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Friday, September 6, 2013

What kind of spider is this?

"I found a spider in my shed. It's got black-and-grey striped legs and a big yellow body about the size of a jellybean. It has four holes on its back, like someone poked it with a pin. Could you tell me what it is and if it's dangerous?" Fortunately, none of us at the desk that day were too terribly arachnophobic, so we were happy to help.

After looking through the National Audubon Society Field Guide to North American Insects and Spiders by Lorus and Margery Milne, we realized that there are quite a few spiders with striped legs and large yellow bodies. The patron offered to bring in the spider so we could compare it to the pictures. By the time they arrived, the spider had already started spinning a web in its jar.

Putting "Ohio spider identification" into an online search engine brought up a PDF of the Common Spiders of Ohio Field Guide, written by Richard A. Bradley, and provided by the Ohio Division of Wildlife. We determined that the spider in question was most likely a variable orb weaver, which are active in Ohio from July to September. We had been calling the spider a "he," but its large size indicated that it was probably a female.

Searching “orb weaver dangerous” brought up and, both of which assured us that orb weavers are not aggressive and, though they may bite if they feel threatened, the bite is comparable to a bee sting and, for most people, is nothing serious.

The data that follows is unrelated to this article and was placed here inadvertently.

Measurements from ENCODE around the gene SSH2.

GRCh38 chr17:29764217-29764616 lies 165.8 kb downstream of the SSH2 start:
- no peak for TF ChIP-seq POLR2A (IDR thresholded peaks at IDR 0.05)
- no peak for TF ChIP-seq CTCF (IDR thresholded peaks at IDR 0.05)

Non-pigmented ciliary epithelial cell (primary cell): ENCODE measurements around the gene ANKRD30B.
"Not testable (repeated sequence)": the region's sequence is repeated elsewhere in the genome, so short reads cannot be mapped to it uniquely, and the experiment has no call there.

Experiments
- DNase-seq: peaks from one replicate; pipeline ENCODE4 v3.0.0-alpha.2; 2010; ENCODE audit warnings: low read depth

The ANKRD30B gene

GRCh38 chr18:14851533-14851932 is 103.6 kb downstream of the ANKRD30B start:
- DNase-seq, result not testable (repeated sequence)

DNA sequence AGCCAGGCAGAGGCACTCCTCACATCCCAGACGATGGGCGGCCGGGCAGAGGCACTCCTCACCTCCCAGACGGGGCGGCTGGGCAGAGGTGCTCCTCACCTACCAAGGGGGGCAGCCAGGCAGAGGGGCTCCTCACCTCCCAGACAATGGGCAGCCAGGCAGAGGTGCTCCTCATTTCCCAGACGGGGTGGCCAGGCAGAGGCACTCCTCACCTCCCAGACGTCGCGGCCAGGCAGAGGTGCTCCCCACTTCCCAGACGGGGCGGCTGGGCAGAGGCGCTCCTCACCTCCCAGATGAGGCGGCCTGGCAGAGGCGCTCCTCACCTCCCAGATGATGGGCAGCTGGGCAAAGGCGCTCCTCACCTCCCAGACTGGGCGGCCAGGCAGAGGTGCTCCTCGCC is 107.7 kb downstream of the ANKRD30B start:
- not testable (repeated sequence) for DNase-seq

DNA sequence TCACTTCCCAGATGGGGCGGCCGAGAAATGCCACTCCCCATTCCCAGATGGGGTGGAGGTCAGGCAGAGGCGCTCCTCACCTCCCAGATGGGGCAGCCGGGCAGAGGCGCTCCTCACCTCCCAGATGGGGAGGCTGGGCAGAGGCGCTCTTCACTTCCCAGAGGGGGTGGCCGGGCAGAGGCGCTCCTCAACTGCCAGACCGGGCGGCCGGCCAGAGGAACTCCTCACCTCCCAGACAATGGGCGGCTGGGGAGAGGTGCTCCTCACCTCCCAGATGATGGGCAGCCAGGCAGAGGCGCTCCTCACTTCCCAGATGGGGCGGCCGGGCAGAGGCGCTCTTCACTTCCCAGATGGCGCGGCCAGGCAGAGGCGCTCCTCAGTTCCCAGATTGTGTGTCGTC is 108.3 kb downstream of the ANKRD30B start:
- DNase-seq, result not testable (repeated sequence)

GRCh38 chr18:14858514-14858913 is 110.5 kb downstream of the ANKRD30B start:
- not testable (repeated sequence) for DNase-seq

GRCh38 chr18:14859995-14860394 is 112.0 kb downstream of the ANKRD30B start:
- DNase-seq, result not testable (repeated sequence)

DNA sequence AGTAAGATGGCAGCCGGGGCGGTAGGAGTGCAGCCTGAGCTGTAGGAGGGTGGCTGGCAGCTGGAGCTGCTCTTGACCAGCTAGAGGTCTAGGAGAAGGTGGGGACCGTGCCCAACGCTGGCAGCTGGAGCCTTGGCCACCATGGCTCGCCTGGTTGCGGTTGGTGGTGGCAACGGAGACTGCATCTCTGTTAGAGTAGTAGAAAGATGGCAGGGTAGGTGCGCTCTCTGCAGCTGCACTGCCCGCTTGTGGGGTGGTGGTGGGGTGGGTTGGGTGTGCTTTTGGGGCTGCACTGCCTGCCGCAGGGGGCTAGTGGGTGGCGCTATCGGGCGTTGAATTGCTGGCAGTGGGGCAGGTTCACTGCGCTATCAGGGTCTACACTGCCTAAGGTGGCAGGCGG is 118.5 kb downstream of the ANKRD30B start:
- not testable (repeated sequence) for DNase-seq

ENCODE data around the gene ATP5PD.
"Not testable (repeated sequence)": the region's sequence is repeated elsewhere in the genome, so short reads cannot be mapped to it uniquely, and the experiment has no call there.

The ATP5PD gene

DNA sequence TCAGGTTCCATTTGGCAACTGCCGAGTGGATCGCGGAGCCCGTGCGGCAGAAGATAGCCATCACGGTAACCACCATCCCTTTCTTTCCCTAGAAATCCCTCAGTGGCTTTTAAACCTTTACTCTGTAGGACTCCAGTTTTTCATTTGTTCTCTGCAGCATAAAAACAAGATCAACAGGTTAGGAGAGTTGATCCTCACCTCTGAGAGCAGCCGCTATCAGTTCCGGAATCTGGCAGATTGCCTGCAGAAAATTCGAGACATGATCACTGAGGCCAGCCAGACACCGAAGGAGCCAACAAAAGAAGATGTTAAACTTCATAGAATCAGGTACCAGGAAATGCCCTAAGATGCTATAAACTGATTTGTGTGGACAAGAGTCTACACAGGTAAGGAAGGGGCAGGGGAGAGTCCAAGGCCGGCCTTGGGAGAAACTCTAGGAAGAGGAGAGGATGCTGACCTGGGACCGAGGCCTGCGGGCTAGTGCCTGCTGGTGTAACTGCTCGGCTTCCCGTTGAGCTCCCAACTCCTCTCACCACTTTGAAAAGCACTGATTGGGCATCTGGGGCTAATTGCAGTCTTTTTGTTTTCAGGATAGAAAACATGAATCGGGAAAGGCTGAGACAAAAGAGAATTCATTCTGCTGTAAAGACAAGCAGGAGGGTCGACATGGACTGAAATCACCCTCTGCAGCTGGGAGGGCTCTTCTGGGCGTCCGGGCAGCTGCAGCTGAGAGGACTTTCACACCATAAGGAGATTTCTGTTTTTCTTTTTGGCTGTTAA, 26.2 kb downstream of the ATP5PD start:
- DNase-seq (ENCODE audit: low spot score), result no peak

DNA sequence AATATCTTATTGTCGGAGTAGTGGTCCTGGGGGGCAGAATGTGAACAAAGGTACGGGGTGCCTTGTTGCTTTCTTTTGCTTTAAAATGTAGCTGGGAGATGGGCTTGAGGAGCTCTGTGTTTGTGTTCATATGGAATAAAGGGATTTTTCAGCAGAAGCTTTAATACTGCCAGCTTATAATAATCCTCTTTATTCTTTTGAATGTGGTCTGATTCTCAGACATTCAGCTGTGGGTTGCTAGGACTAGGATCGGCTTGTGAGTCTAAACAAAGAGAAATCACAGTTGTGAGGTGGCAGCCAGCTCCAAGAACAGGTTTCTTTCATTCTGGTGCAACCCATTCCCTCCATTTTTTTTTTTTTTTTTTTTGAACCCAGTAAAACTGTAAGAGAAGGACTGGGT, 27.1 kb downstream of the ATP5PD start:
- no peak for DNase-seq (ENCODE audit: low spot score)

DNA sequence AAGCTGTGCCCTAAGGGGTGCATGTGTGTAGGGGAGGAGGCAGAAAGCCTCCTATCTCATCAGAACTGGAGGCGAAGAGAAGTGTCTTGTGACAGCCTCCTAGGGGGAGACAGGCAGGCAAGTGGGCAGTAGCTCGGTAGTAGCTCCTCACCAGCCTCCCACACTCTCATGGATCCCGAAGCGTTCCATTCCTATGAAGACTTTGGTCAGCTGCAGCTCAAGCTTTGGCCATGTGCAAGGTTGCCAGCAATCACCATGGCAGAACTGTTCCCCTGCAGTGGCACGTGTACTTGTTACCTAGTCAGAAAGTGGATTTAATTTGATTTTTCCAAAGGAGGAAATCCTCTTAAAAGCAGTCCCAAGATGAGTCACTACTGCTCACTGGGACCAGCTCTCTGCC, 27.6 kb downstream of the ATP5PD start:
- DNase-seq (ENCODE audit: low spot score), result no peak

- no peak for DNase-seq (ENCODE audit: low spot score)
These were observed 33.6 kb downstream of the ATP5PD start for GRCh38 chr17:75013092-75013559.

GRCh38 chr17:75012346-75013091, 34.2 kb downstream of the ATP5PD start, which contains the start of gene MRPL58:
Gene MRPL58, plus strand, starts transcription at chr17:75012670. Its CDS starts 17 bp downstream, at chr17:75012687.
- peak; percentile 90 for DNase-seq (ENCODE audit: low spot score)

Famous orb weavers include Charlotte from E.B. White’s Charlotte’s Web. The clue is in her full name, Charlotte A. Cavatica. According to, Araneus Cavaticus is the scientific name for a certain kind of orb weaver more commonly known as a barn spider.   

For more information, our patron could check out Adrienne Mason’s The World of the Spider, Richard Alan Bradley’s Common Spiders of North America, or Spiders: Learning to Love Them by Lynne Kelly, a self-proclaimed arachnophobe who decided to overcome her fear by becoming a spider-watcher. The World of the Spider is available here at Newton Falls Public Library, and both other books are available through the shared CLEVNET catalogue.

1 comment:

Tim said...

I was looking up this same spider and the striped legs seems to point to a shamrock spider.